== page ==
The prevalence of dark money in our elections — political spending where the source of the funding is unknown and not required to be disclosed — has played an increasingly problematic role in recent years. Although super PACs are required to publicly ...
The prevalence of dark money in our elections — political spending where the source of the funding is unknown and not required to be disclosed — has played an increasingly problematic role in recent years. Although super PACs are required to publicly disclose their donors, 501(c)(4) groups and other nonprofit organizations are not. Many well-known organizations such as the National Rifle Association and the Sierra Club are classified as 501(c)(4) organizations under the U.S. tax code.
However, 501(c)(4) organizations can then spend an unlimited amount in elections, or even donate to super PACs, which are only required to disclose the name of the 501(c)(4) group, not the underlying source of the donation. This enables wealthy, or even foreign, donors to keep their identities secret while still spending large sums of money in elections.
Due to the high political stakes, it is not surprising that competitive races attract more dark money than most. In some critical and competitive 2016 Senate races, spending on outside advertising was larger than the amount candidates spent themselves. Additionally, dark money that is spent far enough before the election is never reported to the Federal Election Commission, so it is unknown how much dark money is actually being spent to influence our elections.
The impact of undisclosed spending on our elections is brought to light in a new documentary. “Dark Money” focuses on the fight in Montana to preserve the state’s autonomy from secret outside influence on its politics. The documentary follows a local journalist who skillfully shows how the Supreme Court’s 2010 Citizens United and subsequent decisions created a crisis of dark money spending in Montana.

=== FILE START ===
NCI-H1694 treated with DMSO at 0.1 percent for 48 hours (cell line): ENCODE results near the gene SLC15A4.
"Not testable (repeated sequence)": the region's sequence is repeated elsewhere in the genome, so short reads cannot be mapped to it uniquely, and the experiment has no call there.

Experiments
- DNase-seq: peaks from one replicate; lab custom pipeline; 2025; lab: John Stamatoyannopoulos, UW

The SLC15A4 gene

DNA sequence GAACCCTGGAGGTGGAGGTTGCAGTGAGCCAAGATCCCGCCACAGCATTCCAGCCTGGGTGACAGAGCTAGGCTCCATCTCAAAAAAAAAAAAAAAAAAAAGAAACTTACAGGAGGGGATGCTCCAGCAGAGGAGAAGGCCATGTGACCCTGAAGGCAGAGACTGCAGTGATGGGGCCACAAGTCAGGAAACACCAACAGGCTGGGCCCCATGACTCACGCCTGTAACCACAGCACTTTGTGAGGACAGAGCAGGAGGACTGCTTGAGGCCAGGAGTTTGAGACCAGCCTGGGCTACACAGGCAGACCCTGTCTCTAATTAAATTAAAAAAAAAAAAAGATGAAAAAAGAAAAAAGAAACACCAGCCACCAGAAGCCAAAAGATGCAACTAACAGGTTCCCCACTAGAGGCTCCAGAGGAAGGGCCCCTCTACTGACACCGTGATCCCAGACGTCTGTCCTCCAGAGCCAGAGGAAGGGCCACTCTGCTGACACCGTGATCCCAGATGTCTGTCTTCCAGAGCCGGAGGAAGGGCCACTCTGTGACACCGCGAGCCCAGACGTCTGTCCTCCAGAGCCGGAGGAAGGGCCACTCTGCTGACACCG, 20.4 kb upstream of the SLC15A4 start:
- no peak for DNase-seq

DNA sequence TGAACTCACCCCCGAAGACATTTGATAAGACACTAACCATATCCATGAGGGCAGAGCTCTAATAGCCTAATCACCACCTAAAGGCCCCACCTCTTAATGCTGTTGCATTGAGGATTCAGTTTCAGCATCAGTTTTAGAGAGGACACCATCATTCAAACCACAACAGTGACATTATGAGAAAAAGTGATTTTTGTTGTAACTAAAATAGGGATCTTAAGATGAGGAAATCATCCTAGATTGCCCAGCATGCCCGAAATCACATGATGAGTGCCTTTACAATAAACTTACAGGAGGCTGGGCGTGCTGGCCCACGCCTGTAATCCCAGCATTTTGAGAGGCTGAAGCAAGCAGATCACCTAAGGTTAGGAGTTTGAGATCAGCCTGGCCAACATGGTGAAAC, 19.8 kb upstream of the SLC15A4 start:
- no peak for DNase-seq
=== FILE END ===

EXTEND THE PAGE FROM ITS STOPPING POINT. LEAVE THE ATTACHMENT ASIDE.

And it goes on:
Prior to Citizens United, Montana had robust campaign finance laws, which included a 1912 ban on corporate money being spent in elections. However, after Citizens United and a subsequent Supreme Court decision that struck down the state’s Corrupt Practices Act, there was an almost immediate increase in corporate spending, including anonymous spending from outside Montana in the state’s elections. The film interviews citizens concerned by this trend and who express regret that the state’s mechanism to deter corruption has been undermined.
“Dark Money” not only highlights specific campaign finance issues in Montana, but the film shines light on a nationwide problem as well. This important documentary about our elections won the Sundance Institute and Amazon Studios Producers Award, and will be released in New York tomorrow and will continue to roll out across the country this summer.
As the country is forced to deal with the impact of dark money in our elections, what can actually be done about it? We can look, again, to Montana to find examples being made to increase transparency. Montana’s governor, Steve Bullock, signed an executive order last month that will provide greater transparency of political spending in the bidding process for corporations seeking to contract with the state.
The Campaign Legal Center is fighting back in the courts by supporting Montana’s ability to police its own elections in Lair v. Motl, filing a brief in the case to defend the state’s contribution limits. More broadly, contribution limits set by states are a necessary tool to combat improper influence in elections from interests that seek to sway elections to their benefit. We are engaged in this kind of work around the country because transparency in election spending protects our democracy.
Trevor Potter (@TheTrevorPotter) is president of the Campaign Legal Center and a former chairman of the Federal Election Commission.
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